Quigley Down Under interprets the modern Western score from a distinctly Australian perspective. Basil Poledouris' aw-shucks melodies and quirky arrangements employ French horn, banjo, and clarinet to create a vivid evocation of gunslinger life in the Outback. While Lonesome Dove remains Poledouris' definitive work in the Western arena, Quigley Down Under possesses no shortfall of charm or imagination; its playful approach bubbles with an energy quite uncommon to the genre, avoiding portent and ponderousness to communicate the joie de vivre of its characters and setting. Most impressive is Poledouris' stirring main theme, a bold, oddly funky reinvention of the classic Western fanfare that immediately serves notice that Quigley Down Under is a horse of a very different color.
Widely considered the creative apex of television scoring, Basil Poledouris' sweeping Lonesome Dove remains the most compelling and effective orchestral music ever written for the small screen – it's also the best Western score to appear in any medium in the last quarter century, with an eloquence and slap-leather authenticity all its own. Poledouris' beautifully poignant score captures the fading grandeur of the American West in vivid detail – while its panoramic arrangements evoke the wide-open spaces of a land not yet overrun by highways, skyscrapers, and strip malls, Poledouris is most effective when exploring the rugged yet tender character of the men and women who made the frontier their own. Sonic Images' soundtrack contains roughly one-third of Poledouris' complete four-and-a-half-hour score – perhaps someday a box set will assemble Lonesome Dove's music in full, but for now this highlight reel does the trick.
With explosive new evidence this film tells the full story of the D'Oliveira scandal, explaining the critical political role that cricket played in bringing about the fall of apartheid in South Africa. In 1968, Basil D'Oliveira, a brilliant 'coloured' cricketer from South Africa who had made his home in the UK, found himself at the centre of a row that rocked the English political and sporting establishment. Excluded from the England team to tour South Africa - apparently because of his race - the 'D'Oliveira Affair' led directly to the sporting isolation of South Africa, which became crucial in bringing about the fall of the apartheid system of white rule in South Africa. Set against the backdrop of the tumultuous events of 1968, this documentary tells the story of Basil D'Oliveira and his betrayal by the English establishment, as D'Oliveira himself speaks out for the first time.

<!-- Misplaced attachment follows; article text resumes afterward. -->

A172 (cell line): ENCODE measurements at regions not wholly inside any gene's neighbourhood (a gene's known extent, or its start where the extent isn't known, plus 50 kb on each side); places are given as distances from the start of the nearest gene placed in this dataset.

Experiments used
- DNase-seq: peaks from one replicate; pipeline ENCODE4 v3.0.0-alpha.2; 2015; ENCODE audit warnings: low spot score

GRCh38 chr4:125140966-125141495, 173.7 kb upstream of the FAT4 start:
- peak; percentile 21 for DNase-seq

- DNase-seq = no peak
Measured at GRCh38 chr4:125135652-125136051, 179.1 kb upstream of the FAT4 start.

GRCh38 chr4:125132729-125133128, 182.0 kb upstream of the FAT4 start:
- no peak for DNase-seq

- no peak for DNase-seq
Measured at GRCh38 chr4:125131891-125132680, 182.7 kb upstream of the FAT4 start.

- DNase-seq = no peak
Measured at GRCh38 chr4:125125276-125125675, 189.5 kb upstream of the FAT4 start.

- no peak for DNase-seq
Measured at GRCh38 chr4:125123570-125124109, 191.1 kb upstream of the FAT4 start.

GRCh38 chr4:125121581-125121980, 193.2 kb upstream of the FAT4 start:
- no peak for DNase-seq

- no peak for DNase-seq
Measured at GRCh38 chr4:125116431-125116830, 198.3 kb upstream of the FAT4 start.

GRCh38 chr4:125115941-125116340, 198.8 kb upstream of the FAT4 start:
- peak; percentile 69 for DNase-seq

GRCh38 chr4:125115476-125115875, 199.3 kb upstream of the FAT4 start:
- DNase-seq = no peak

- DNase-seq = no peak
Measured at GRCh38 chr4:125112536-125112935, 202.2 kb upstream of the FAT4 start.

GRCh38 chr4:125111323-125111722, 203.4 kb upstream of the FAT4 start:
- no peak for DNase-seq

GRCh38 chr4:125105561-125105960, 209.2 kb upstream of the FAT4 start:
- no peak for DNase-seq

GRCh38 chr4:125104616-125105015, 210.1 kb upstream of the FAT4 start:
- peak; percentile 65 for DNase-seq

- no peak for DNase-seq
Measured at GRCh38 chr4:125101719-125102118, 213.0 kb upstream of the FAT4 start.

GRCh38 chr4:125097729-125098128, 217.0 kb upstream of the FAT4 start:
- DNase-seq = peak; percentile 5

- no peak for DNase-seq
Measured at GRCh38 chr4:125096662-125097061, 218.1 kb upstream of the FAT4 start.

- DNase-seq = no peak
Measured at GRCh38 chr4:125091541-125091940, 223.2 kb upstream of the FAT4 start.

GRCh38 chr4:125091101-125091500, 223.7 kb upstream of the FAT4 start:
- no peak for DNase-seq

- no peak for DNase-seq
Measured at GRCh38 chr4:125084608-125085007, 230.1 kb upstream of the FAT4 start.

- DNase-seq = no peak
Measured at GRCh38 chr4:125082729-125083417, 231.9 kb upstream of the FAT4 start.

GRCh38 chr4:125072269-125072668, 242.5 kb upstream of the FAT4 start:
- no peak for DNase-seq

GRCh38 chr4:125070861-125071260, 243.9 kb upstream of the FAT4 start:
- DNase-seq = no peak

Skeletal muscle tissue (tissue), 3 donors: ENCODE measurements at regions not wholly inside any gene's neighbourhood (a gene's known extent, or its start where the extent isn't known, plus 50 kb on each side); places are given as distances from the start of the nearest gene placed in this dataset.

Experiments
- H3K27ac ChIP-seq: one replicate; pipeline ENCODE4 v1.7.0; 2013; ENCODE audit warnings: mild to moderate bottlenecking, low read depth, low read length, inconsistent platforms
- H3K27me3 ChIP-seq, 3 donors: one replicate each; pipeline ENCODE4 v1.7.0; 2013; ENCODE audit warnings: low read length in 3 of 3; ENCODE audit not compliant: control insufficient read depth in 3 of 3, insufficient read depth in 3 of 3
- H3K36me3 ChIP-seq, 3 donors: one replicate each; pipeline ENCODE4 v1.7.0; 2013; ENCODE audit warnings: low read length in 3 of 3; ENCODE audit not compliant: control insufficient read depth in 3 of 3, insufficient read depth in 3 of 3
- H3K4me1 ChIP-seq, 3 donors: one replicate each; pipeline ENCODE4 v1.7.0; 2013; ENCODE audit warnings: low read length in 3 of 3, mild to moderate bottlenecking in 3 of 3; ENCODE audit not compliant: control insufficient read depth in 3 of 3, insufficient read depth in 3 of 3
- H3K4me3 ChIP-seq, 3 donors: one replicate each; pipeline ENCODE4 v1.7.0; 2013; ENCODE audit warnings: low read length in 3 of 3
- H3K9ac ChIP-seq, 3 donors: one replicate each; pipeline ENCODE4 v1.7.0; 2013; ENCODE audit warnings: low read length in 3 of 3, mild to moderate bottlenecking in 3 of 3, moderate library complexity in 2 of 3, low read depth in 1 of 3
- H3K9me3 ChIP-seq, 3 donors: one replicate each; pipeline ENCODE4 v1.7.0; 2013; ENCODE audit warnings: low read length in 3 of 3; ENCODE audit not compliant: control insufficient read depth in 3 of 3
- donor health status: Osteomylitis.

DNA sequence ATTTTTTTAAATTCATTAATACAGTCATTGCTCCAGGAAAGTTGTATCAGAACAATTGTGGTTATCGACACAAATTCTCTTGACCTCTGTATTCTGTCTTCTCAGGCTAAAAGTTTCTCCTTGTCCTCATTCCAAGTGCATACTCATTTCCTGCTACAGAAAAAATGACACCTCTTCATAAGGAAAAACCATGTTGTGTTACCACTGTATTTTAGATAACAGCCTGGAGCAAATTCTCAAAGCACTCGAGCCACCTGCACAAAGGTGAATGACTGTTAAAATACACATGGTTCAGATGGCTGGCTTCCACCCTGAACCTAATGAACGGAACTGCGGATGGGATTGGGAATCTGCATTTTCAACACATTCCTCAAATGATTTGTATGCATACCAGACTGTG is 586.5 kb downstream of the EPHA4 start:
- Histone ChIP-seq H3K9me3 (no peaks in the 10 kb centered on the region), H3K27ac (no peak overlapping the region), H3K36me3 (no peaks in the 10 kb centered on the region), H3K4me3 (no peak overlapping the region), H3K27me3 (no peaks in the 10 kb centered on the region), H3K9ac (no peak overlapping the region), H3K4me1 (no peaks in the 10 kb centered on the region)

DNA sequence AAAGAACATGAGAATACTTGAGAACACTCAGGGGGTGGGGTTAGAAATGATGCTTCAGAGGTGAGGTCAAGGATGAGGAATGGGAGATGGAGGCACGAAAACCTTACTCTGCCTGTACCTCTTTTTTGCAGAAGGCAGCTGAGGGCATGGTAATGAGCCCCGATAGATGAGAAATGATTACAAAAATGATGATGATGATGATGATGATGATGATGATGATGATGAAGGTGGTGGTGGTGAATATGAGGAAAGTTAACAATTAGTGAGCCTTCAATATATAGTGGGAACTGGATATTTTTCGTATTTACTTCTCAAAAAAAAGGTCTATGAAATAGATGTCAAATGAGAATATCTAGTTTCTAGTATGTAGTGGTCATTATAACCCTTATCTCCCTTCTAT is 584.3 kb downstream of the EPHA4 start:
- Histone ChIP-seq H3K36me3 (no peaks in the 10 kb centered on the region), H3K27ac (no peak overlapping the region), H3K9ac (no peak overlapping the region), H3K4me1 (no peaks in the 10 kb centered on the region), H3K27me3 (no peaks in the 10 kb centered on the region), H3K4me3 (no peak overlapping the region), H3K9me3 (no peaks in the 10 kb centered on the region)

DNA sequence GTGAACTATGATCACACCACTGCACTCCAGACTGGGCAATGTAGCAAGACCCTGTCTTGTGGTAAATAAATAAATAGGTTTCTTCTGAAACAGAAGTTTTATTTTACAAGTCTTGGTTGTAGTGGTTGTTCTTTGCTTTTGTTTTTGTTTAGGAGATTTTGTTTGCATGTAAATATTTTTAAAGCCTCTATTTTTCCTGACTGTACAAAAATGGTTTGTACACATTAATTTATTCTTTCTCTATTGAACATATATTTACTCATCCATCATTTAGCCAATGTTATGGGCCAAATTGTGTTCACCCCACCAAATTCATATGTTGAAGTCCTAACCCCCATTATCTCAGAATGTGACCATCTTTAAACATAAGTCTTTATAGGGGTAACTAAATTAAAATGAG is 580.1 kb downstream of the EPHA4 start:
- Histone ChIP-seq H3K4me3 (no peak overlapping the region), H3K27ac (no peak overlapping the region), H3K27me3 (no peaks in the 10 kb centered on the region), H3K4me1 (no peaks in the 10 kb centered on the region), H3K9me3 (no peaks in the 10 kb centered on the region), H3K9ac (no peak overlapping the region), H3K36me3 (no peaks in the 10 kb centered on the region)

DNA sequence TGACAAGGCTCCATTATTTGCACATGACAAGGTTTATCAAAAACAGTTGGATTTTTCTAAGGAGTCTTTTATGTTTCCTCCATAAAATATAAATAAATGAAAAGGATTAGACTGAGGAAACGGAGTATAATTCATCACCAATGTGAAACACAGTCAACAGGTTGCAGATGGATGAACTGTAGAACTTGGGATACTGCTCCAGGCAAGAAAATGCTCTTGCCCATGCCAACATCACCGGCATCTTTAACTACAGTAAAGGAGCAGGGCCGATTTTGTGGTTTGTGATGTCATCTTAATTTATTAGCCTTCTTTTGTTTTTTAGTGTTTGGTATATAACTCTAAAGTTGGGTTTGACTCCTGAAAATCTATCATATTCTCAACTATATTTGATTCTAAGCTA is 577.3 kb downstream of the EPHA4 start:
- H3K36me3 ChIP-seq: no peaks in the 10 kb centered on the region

This lyrical, introverted, and sometimes exquisite set of duets by guitarist Jim Hall and bassist Red Mitchell was originally made for John Snyder's Artist House label and later reissued on CD by MHS. Hall and Mitchell always had big ears, and although the music is at a low volume and the duo stretches out on a bit on their four originals, the Mexican folk song "Blue Dove" and "Fly Me to the Moon," there are no sleepy moments.
Basil Poledouris has always thrived amidst the carnage of the action film. Known primarily for his excellent work on Conan the Barbarian, Starship Troopers, The Hunt for Red October, and the television miniseries Lonesome Dove – for which he won an Emmy – some of the composer's best work can be found on the soundtrack to Paul Verhoeven's 1987 sci-fi revenge romp, Robocop. Capitalizing on the film's anti-corporate undercurrent, Poledouris weaves a larger than life score for an unlikely hero, offering a heroic theme that paints Peter Weller's tragic, disfigured Detroit cop in a savior's light. Like Danny Elfman's score for Batman, the tone is dark, oozing metropolitan seediness awash in midnight rain. When the theme is reduced to a quiet lament, like on the masterful "Betrayal," the composer's love for his protagonist is evident, an element that's sadly missing from many of the genre's original scores. Varese Sarabande's 2004 reissue includes four bonus tracks.